3rd October. A further sum of £100, making £400, was invested in the new Masonic Hall, Hope Street.

18th March 1902. The Consecration and Dedication of the new Hall in Hope Street took place, when the Provincial Grand Lodge met in the new Hall and went through the ceremony in a very capable manner. The oration was given by Brother William McMurdo, P.P.G.J.W., and much appreciated by the Brethren present. Brother Colonel Robert King Stewart, Provincial Grand Master, complimented the Brethren of both Lodges on the magnificent building which had been erected, and wished them every success.

20th March. The Lodge held its first meeting in the new Hall, when Bro. Charles Campbell, R.W.M., conferred the Mark Degree on a number of Brethren. On the following evening, the Lodge celebrated its annual Social and Dance, which proved a great success, sixty couples taking part.

5th June. A further sum of £250 was invested in the new Masonic Hall.

6th July. A deputation of the Brethren, accompanied by a similar deputation of Lodge No. 406, attended at the laying of a Memorial Stone at the new Masonic Hall of Lodge Woodhall St. John's, No. 305, BelIshill.

26th January 1903. A concert under the auspices of the two Lodges in the town was held in the Town Hall, the proceeds of which went to aid the distressed in the Milton Street district, caused by the closing of the Motherwell Iron Works.

3rd December. The Lodge considered a Memorandum issued by Grand Lodge for information to Masonic Lodges, meeting in Scotland, relative to the effect of the Licensing Act, 1903, when, after a full consideration of the Act, it was agreed to limit Lodge refreshments (absolutely excluding exciseable liquors), and a copy of same is inserted in the minute of this date. At the same meeting it was agreed to introduce the Musical Service at the various Degrees.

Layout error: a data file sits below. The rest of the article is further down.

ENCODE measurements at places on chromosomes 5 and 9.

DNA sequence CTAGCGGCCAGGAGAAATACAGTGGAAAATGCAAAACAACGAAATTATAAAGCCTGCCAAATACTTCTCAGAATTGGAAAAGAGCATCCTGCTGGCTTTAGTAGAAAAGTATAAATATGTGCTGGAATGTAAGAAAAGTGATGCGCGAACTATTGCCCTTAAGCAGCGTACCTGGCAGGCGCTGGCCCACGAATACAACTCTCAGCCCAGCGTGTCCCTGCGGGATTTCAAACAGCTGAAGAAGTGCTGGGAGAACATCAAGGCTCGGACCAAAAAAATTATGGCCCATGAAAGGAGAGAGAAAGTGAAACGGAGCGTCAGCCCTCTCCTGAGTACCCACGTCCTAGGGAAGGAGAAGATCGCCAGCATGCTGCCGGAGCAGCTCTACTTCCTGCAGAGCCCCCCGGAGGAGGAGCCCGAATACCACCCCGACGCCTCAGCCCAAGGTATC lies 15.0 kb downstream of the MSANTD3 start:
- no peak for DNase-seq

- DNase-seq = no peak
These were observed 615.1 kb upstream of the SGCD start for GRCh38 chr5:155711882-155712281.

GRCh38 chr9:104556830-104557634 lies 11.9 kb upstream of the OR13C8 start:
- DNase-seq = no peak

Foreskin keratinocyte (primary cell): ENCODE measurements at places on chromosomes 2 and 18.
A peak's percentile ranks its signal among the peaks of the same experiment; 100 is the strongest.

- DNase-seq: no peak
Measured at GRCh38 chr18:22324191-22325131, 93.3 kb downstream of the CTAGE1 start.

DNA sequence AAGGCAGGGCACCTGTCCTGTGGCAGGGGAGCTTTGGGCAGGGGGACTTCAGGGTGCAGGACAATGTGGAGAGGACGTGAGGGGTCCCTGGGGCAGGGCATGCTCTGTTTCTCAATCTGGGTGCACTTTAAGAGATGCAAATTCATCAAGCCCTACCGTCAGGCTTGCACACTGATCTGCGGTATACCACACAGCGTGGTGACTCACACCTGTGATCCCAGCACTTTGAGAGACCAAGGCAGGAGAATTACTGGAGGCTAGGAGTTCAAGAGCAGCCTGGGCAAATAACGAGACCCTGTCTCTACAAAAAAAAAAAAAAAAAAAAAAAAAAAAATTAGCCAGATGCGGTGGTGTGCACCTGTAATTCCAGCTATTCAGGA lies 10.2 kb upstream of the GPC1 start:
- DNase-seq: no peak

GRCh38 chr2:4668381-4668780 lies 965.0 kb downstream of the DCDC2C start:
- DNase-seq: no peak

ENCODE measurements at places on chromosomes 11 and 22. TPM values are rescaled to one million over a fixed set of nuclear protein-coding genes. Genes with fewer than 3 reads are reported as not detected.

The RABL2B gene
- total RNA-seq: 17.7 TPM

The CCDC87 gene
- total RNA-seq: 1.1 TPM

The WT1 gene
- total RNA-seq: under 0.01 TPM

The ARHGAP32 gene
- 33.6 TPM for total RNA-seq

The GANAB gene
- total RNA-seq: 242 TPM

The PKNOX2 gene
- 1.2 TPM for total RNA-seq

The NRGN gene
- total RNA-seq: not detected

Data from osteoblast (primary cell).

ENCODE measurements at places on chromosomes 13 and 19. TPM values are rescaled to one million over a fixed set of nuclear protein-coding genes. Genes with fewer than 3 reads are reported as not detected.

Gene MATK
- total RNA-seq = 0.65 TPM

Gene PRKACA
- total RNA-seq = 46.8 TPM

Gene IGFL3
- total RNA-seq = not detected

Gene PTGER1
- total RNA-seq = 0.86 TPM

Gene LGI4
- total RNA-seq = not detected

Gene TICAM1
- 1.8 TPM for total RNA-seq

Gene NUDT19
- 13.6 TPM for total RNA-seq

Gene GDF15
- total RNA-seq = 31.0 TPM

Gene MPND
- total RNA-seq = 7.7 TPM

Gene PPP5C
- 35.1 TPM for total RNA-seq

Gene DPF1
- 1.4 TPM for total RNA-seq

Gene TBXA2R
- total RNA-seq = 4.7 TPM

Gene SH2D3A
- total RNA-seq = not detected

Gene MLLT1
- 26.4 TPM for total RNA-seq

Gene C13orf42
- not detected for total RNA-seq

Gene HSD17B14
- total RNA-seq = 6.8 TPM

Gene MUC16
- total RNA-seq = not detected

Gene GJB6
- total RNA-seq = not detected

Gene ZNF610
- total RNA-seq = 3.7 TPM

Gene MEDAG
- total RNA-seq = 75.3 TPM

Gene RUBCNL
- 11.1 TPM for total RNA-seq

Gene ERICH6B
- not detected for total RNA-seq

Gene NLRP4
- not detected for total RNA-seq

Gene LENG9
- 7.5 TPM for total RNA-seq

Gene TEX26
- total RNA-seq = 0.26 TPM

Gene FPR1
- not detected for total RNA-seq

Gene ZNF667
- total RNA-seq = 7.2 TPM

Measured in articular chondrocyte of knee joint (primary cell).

23rd January 1904. A deputation of the Brethren attended at the laying of the Memorial Stone of the new Masonic Temple of Lodge Royal Arch, No. 114, Cambuslang.

5th May. Grand Lodge intimated that the minimum fee for Initiation would now be £3 3/- in all Lodges.

As the duties of the Committee appointed by the Lodge for the erection of the Hall had now come to an end, a new Committee "consisting of the R.W.M., S. and J. Wardens, Secretary and Treasurer, and two Brethren to be appointed annually", was appointed to act along with a similar committee of Lodge St. John DaIzell, No. 406, for the management of the Halls.

17th September. The next item of importance was the laying of the Memorial Stone of the Public Library in Clyde Street. On this occasion there was a joint Lodge of St. John DaIzell, No. 406, and Lodge Livingstone St. Andrew, No. 573, with Brother Alexander Findlay, M.P., M.M. Lodge Irvine St. Andrews, No. 149, acting as Right Worshipful Master. The Office-bearers were selected from the R.W.M.s., P.M.s, Wardens and Brethren of both Lodges. The Brethren met in the Lodge-room, then paraded the principal streets (headed by the Motherwell Silver Band and Coltness Silver Band) before they arrived at the building in Clyde Street, where the Memorial Stone was truly laid with Masonic honours by Brother Alexander Findlay, M.P. There was a very large turnout of the Brethren, and visitors.